Königsberger Marzipan
Renate Bromberg

Photos: J. Hermolin
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History: The art of combining ground almonds and sugar into a paste is over 1000 years old and originated in the Orient. It is believed to have been brought to Europe by Arabs through Spain. There, it grew quickly in popularity as a dessert, but only for royalty and the wealthy because of the extremely high price for sugar. It wasn't until the beginning of the 19th century that sugar prices came down and marzipan became a dessert more people could afford. Marzipan was also used for medicinal purposes well into the 18th centrury. It was used both as a way to make bitter pills more palatable, as well as medicine for specific illnesses. It was known as "energy bread," "heart sugar," and "marzipan for the sick."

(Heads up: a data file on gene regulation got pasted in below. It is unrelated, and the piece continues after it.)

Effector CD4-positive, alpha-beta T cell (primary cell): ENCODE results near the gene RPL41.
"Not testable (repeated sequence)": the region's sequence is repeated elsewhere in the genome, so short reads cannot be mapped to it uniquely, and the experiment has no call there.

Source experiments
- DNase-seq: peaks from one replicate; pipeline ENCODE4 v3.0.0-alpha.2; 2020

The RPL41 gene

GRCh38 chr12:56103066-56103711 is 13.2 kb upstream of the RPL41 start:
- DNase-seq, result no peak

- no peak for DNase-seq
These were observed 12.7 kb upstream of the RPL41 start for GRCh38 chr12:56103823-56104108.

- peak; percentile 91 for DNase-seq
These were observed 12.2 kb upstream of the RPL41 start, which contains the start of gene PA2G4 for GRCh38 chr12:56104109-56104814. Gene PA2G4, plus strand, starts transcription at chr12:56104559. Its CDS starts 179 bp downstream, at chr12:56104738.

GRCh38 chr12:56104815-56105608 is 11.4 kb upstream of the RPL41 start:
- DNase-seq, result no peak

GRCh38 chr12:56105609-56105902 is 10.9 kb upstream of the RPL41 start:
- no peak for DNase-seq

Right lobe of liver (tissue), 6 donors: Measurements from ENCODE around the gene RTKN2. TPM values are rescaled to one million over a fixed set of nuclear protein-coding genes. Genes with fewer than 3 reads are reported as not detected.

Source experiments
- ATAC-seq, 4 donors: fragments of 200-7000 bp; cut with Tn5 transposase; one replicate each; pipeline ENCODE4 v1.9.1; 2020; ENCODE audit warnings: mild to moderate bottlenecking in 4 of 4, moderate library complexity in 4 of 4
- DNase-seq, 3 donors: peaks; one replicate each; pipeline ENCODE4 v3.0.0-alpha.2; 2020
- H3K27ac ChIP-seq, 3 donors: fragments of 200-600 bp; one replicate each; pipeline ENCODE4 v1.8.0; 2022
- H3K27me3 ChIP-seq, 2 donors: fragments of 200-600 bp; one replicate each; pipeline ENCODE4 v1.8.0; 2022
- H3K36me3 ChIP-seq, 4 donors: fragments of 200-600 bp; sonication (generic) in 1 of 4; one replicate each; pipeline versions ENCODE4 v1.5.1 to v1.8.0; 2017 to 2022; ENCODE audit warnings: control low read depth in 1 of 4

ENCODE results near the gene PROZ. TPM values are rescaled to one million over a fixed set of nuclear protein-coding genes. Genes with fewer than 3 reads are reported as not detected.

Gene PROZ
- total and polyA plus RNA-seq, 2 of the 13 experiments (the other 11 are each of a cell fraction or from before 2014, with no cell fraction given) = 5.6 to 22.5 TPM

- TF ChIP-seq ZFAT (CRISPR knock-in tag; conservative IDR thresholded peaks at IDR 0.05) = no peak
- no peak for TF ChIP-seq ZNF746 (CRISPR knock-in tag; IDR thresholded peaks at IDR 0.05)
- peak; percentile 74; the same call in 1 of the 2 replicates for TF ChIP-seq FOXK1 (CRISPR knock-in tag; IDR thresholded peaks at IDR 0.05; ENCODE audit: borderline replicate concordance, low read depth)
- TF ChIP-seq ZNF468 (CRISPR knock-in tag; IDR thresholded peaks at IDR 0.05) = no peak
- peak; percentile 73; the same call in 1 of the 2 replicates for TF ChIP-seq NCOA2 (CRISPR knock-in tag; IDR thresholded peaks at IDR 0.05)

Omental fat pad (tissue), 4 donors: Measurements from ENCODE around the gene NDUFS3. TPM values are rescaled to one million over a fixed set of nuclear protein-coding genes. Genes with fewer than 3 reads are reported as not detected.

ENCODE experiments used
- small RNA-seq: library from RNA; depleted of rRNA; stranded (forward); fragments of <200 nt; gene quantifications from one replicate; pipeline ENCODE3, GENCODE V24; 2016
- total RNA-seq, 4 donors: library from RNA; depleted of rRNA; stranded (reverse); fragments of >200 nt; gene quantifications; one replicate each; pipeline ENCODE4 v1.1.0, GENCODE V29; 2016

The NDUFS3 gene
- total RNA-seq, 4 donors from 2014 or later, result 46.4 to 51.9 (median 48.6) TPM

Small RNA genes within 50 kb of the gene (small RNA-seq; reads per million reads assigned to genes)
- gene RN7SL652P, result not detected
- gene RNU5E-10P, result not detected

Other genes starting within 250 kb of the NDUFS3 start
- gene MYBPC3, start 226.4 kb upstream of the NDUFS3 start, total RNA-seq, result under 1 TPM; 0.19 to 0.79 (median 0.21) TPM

The German name has largely ousted the original English name marchpane with the same apparent derivation: "March bread." Marzapane is documented earlier in Italian than in any other language, and the sense "bread" for pan is Romance. The origin could be from the Latin term "martius panis", which means bread of march. However, the ultimate etymology is unclear.